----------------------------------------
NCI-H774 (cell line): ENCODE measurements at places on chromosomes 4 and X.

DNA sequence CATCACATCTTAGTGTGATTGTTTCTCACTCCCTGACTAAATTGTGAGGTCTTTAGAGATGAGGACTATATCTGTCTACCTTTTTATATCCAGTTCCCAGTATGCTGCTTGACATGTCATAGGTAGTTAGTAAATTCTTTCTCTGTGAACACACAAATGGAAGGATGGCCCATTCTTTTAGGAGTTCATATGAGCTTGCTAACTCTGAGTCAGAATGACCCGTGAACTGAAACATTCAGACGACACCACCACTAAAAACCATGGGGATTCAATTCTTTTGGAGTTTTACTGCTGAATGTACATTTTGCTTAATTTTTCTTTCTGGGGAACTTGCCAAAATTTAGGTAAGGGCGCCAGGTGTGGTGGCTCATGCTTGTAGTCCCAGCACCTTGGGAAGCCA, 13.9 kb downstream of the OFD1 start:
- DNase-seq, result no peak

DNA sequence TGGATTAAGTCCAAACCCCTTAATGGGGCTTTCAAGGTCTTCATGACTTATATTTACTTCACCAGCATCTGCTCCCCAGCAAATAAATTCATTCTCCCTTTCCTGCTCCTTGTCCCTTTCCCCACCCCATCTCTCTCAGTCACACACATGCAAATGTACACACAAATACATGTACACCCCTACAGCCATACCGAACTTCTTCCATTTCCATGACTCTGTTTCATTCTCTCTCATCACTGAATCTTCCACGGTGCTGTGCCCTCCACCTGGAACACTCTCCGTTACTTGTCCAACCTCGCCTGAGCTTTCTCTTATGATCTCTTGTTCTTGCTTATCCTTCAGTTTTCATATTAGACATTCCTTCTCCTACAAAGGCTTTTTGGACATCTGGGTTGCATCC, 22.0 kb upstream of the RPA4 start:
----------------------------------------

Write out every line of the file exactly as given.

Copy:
NCI-H774 (cell line): ENCODE measurements at places on chromosomes 4 and X.

DNA sequence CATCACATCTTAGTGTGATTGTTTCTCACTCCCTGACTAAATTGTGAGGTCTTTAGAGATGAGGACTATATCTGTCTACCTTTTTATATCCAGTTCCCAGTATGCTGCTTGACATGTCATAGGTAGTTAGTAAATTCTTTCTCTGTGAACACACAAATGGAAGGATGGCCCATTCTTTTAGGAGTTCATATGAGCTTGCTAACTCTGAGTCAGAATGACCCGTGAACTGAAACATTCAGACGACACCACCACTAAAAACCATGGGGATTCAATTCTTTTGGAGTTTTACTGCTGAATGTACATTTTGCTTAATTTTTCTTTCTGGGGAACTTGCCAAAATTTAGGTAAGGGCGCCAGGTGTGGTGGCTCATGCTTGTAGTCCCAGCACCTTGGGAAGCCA, 13.9 kb downstream of the OFD1 start:
- DNase-seq, result no peak

DNA sequence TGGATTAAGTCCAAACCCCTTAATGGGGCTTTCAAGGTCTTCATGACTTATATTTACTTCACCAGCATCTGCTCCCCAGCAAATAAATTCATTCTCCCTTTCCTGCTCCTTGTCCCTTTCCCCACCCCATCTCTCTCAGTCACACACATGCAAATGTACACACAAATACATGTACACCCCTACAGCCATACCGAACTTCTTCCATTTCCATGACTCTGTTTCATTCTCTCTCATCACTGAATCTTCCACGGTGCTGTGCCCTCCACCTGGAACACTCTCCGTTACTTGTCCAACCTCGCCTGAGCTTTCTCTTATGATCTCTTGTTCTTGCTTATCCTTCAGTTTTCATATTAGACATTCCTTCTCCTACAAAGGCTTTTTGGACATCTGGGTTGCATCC, 22.0 kb upstream of the RPA4 start: